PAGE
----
A high-tech honeymoon
6 April 1996
14 October 2013
25 September 2013
26 September 2013
25 June 2013
22 May 2013
Like other law firms, Clifford Chance routinely uses technology in the conduct of its litigation case work. As partners equip staff with high-tech tools and back up, the use of IT has now become more normal than novel.
The advantages are clear and are client-driven. For example, one client in the Maxwell civil actions wanted to see the legal team's comments on computer document. We arranged a link from his PC to the firm's database and now he can see the same documents and comments as the lawyers, as well as the images used, while discussing them on the telephone. The lawyers also said the technology was a huge advantage in conducting the litigation.
The purpose of the database system was to allow documentation to be considered without repeated recourse to hard copy. As the proceedings progressed, the system was used for other purposes. In particular, lawyers were able to look at isolated issues in the proceedings and could search and examine documentation with particular reference to one or more people or a specified time period. In addition they used the system to prepare for meetings with potential witnesses using documentation for each person.
As well as discovery documentation, the lawyers also have the pleadings on the database to match documents to relevant paragraphs in the pleadings nearer to trial.
The system has lived up to expectations and the time saved has meant the litigation can be considered in more detail and at an earlier stage than would have otherwise been possible. It was not long before counsel sought access to the same database of information. Now client, counsel and the firm's legal team share the same information.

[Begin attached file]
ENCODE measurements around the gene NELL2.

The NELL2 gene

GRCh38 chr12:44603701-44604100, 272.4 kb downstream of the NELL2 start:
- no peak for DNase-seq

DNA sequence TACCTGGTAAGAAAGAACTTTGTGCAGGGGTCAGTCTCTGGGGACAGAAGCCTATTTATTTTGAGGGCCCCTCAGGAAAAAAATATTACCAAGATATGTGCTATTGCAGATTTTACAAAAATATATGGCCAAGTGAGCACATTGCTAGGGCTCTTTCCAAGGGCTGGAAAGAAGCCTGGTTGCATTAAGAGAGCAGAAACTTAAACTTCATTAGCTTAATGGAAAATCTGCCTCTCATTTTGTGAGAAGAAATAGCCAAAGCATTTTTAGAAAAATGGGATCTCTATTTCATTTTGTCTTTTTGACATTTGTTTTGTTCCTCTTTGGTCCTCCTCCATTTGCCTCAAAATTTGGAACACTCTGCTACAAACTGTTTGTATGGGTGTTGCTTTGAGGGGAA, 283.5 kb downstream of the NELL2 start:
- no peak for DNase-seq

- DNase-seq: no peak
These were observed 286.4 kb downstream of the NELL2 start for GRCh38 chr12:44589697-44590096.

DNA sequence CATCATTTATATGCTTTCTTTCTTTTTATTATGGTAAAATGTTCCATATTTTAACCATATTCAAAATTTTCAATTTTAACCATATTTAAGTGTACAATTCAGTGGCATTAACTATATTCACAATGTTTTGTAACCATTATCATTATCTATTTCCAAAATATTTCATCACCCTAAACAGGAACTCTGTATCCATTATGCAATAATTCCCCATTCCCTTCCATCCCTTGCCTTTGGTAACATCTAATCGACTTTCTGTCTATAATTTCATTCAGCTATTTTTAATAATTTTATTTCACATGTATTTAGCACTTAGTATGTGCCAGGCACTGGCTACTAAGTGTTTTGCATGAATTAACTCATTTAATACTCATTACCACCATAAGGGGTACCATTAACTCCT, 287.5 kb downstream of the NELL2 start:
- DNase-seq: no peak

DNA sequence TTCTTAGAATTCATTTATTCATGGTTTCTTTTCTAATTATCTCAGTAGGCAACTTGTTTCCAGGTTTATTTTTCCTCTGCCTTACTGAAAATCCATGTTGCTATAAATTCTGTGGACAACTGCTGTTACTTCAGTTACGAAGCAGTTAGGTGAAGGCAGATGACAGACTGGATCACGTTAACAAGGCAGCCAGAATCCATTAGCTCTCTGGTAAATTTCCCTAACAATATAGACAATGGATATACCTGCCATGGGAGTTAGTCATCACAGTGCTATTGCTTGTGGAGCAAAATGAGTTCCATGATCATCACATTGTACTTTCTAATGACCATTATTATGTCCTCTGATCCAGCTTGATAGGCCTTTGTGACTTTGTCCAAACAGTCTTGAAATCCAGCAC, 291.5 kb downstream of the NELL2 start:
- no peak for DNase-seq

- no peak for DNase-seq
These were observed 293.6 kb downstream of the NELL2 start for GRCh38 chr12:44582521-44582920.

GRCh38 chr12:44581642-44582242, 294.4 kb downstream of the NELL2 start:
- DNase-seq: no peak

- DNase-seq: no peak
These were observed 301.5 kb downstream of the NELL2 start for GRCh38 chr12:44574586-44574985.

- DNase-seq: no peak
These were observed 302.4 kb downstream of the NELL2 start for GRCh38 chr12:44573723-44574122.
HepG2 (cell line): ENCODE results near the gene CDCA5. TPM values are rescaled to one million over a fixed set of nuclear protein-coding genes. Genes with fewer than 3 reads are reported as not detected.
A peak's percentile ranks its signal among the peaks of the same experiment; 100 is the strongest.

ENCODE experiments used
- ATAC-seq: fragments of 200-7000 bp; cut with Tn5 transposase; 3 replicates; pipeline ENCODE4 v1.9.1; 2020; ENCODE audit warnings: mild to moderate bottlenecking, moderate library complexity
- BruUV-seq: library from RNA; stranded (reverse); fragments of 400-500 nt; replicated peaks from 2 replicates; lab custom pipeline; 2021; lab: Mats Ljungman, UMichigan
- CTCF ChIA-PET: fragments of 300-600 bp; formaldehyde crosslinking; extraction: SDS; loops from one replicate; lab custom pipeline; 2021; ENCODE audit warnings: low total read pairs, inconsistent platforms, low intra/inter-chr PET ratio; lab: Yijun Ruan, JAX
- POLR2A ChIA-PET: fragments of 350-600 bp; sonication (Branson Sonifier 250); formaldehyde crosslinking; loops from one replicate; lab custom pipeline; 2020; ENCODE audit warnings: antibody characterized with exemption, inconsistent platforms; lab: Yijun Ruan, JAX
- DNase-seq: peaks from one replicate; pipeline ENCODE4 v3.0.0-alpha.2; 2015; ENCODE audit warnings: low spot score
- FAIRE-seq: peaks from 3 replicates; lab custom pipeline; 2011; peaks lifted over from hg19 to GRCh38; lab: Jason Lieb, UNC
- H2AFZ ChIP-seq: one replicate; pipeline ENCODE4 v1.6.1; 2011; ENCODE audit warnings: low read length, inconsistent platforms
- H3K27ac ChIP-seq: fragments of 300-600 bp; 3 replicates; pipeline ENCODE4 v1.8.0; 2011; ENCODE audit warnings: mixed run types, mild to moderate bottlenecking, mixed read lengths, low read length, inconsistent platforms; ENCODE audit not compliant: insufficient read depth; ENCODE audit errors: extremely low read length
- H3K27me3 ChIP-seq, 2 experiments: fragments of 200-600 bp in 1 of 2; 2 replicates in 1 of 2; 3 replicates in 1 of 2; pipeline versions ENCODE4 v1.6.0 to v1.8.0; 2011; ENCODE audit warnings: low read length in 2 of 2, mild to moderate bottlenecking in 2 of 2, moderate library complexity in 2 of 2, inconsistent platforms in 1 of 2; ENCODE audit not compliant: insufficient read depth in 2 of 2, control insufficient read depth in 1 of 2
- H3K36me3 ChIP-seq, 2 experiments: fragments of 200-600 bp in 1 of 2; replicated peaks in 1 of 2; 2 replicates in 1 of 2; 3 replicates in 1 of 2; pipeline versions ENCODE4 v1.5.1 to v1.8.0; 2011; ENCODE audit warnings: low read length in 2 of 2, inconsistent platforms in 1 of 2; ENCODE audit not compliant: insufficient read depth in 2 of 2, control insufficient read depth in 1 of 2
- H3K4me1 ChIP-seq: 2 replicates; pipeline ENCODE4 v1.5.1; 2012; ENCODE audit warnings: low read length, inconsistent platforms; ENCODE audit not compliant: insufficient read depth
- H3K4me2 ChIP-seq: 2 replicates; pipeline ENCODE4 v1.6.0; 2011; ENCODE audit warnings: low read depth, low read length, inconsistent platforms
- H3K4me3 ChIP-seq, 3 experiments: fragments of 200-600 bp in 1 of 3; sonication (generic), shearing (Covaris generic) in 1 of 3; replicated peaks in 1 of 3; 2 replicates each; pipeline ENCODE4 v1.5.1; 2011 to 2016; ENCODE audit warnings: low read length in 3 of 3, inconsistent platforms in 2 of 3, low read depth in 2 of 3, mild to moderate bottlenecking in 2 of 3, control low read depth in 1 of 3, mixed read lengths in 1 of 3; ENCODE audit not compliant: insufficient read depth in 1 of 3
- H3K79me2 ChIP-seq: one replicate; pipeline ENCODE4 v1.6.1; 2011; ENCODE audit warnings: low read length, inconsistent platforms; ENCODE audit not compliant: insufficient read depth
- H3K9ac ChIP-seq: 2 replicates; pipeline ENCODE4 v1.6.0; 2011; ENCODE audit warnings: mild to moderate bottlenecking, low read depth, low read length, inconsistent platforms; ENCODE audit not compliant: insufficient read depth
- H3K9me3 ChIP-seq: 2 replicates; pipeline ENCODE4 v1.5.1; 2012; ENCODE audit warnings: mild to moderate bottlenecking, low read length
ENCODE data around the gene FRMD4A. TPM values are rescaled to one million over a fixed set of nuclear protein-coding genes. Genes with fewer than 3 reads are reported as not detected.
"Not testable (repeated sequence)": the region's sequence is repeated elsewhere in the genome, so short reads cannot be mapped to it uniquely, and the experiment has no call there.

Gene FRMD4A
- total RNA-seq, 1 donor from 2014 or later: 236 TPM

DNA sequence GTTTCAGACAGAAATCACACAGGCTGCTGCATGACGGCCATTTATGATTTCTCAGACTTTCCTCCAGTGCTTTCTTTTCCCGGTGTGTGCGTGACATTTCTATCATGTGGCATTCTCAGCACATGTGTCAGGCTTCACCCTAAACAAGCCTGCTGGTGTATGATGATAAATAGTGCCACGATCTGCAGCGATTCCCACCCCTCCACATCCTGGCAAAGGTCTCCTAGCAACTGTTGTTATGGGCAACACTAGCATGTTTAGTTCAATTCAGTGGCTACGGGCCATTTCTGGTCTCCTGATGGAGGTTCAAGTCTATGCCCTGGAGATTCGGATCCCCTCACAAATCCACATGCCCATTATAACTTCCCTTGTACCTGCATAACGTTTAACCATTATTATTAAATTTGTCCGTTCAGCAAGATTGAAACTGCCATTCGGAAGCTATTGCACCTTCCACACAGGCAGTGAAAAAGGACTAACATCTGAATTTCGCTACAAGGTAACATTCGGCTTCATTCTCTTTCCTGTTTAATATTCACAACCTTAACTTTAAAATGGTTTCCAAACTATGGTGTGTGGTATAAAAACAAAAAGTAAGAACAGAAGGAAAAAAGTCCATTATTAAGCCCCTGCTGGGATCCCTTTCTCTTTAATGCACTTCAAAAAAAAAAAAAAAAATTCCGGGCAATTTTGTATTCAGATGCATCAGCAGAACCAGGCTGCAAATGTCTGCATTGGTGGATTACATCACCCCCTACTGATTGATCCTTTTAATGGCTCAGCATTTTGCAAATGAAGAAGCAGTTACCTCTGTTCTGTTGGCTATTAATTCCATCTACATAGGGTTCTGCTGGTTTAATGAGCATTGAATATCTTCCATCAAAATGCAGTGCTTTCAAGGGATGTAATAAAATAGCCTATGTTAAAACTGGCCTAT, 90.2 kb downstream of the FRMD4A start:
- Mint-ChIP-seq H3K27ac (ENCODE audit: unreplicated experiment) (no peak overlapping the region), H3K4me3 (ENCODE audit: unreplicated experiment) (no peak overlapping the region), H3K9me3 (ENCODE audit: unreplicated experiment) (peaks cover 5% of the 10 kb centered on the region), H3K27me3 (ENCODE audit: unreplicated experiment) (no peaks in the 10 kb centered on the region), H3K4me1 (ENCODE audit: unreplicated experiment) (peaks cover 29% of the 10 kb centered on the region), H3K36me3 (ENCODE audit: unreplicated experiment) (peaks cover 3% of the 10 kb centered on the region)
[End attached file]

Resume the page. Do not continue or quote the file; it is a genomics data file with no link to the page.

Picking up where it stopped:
The same lawyers took some of the documentation to Paris for witness interviews. All they took was a laptop, a CD reader and a CD holding over 10,000 pages of information.
The use of technology in this case in just one of many and we have received much positive feedback from lawyers.
In February 1993, for example, a lawyer advocated the use of full text searching as quick, useful and easy to learn. He said that many of the references in the closing submissions could not have been identified in the available time if he had not used the system.
Around that time, lawyers began to recognise the benefits of technology and demand for it has continued to grow. Once lawyers are equipped with cost-effective, time-saving tools within the office, they regularly need the same capability outside it. We recently sent a team to the Hague with over £40,000 worth of laptops and equipment for the completion of a two-week hearing. Similarly, we helped set up a CyberTrial courtroom, with laptops to run real-time court transcripts program LiveNote, 21 monitors for ShowCase, a documents and graphics presentation package and PCs for database and email access to the firm. In addition, we regularly equip lawyers going abroad with laptops to allow CD-ROM access to case document images and modem access to the firm's email system.
The use of technology is presented to the client on a basis of cost-effectiveness.
But there are also more intangible benefits to be gained:
time saving - IT significantly reduces time spent looking for documents, information in documents and information about documents.
money saving - technology allows cheaper retrieval of documents than photocopying.
space saving - all relevant documents can be stored on a disk, not in office space.
better information - IT allows full results, cross referencing and searches to be produced accurately whenever needed, and in new ways.
More clients are moving towards technology and once lawyers have used IT, they want it again for the next case.